Hand Tools

Subject:
I am late to the party here
Response To:
When Unicorn-19.. ()

Richard Darjes
I have been following this discussion of buffing chisels as a last step in sharpening, although I have not read every post, so I may be adding something that has already been discussed.

I was fortunate enough to attend Woodworking in America in 2010 where Marc Adams presented on sharpening chisels and scrapers. He used Sandvik chisels with red plastic handles that he had used for years. His technique involved pushing the chisel into a buffer wheel bevel down as the last step to "remove the burr." I thought he attributed the method to someone like Taig Frid, but I could be wrong on that. It clearly worked when he demonstrated it, but given what everyone else who taught sharpening at that time was saying, it felt like I was watching some kind of magic trick that seemed too simple to be true. I do remember grimacing when he shoved that chisel straight into the buffing wheel - no way that could do anything but round over the edge! But the chisel cut a hanging piece of paper just like chisels sharpened all the other ways.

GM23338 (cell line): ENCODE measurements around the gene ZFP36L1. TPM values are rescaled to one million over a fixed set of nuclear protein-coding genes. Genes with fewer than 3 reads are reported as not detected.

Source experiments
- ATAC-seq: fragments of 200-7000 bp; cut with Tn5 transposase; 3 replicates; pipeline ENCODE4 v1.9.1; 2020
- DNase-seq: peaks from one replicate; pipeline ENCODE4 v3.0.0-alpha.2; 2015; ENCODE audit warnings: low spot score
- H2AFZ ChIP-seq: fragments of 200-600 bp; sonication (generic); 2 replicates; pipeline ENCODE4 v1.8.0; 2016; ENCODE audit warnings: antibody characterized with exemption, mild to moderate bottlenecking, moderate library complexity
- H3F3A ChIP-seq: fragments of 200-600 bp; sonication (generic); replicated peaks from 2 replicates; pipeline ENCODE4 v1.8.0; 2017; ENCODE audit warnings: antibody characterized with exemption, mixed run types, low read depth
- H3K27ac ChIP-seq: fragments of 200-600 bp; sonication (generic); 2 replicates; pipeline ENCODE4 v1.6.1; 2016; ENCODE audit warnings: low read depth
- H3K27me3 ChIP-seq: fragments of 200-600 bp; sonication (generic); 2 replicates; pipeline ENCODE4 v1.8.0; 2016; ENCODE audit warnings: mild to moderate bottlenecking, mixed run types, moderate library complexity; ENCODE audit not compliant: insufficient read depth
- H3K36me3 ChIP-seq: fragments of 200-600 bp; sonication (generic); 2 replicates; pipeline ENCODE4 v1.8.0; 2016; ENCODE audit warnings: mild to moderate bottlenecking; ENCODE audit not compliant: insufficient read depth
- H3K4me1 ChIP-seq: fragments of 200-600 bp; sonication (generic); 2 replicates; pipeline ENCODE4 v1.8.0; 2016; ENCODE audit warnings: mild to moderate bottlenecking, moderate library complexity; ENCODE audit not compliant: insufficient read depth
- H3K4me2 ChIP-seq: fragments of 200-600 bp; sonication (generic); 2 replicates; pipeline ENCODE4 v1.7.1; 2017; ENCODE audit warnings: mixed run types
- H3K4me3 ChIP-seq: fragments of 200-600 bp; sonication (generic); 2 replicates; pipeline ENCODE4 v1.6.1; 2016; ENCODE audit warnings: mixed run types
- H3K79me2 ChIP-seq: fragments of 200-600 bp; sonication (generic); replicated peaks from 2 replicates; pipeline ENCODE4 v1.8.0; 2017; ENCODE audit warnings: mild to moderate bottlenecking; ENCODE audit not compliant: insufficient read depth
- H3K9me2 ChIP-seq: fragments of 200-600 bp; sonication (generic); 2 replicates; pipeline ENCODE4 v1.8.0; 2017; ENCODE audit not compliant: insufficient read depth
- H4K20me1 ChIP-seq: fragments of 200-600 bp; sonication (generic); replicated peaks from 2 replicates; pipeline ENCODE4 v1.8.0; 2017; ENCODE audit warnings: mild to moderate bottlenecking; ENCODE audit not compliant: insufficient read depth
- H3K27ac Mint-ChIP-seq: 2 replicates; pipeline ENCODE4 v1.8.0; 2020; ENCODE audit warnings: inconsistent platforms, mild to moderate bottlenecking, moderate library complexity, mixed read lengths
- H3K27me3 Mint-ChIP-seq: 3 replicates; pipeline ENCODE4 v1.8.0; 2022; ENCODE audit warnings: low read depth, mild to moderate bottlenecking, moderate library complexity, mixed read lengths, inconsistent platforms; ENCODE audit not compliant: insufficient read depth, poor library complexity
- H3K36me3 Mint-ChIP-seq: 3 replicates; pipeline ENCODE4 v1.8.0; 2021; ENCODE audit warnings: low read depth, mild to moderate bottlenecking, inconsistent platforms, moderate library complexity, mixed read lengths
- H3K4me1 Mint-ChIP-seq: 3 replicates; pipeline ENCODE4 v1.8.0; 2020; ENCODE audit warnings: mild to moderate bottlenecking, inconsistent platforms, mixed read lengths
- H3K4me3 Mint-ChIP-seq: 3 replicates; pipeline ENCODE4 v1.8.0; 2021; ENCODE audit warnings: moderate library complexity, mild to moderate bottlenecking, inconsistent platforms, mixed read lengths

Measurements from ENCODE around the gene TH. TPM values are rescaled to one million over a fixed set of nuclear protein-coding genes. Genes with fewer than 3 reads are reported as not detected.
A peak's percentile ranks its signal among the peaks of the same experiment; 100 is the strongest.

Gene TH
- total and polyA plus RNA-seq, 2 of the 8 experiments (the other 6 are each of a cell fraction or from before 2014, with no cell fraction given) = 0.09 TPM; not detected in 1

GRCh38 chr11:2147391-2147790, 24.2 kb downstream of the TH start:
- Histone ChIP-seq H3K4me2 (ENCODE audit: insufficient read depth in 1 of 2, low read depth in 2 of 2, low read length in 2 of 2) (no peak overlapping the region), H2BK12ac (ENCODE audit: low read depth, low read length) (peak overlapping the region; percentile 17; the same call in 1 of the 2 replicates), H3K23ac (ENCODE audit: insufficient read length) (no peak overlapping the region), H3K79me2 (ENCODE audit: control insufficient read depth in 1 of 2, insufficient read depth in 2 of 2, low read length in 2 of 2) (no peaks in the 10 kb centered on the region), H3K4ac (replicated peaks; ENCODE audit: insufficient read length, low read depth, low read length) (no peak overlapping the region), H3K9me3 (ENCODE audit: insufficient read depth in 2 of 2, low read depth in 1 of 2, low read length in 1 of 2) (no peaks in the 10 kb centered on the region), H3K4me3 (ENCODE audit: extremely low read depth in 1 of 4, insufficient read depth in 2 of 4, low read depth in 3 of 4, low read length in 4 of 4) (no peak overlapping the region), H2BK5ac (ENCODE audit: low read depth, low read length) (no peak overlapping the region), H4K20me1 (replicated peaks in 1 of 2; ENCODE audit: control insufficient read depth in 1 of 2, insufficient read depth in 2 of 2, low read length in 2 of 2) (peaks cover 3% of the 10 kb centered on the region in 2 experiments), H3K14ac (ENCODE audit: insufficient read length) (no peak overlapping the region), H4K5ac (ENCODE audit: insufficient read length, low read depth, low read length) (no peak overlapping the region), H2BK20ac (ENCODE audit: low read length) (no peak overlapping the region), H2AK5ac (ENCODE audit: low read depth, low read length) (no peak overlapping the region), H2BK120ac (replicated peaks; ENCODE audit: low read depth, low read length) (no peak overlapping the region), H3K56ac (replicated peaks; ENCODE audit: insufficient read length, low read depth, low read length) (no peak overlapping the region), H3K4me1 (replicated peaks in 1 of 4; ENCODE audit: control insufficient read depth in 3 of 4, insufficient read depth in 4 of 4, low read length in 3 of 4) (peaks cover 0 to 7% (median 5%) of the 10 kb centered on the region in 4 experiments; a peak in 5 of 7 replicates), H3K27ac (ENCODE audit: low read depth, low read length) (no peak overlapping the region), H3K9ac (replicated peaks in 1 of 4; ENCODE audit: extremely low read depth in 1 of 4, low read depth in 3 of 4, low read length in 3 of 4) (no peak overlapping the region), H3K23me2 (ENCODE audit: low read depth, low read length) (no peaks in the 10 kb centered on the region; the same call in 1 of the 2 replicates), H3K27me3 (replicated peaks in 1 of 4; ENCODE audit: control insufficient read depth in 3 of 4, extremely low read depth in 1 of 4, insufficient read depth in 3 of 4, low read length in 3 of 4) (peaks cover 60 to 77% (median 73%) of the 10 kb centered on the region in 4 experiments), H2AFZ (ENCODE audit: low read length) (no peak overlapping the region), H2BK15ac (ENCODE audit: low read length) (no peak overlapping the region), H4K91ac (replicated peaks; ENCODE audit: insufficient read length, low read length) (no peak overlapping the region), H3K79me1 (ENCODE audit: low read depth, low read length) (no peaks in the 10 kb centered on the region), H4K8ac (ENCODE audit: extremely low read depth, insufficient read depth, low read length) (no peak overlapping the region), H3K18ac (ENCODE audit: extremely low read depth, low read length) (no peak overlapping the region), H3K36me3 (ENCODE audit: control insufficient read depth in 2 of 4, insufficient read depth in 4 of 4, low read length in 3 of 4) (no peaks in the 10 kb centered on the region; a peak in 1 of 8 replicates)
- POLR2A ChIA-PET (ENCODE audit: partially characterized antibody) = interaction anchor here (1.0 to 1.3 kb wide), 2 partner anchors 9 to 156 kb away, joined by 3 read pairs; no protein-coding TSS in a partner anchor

He didn't make any special claims for this being a "better" way to get chisels sharp, just that this is the way he did it and it was a fast way to get the chisels sharp enough for him over the many years he had been using the method.

The presentation was early, like 9 am and it seemed to me that the people in the room were just like me- we just didn't get it. I gather he has continued to teach this method of sharpening chisels, but it hasn't taken the woodworking world by storm up until now. I do think the current discussion that includes microscope pictures and explanations of why it works will go a long way to adding this approach to the sharpening arsenal of more people.

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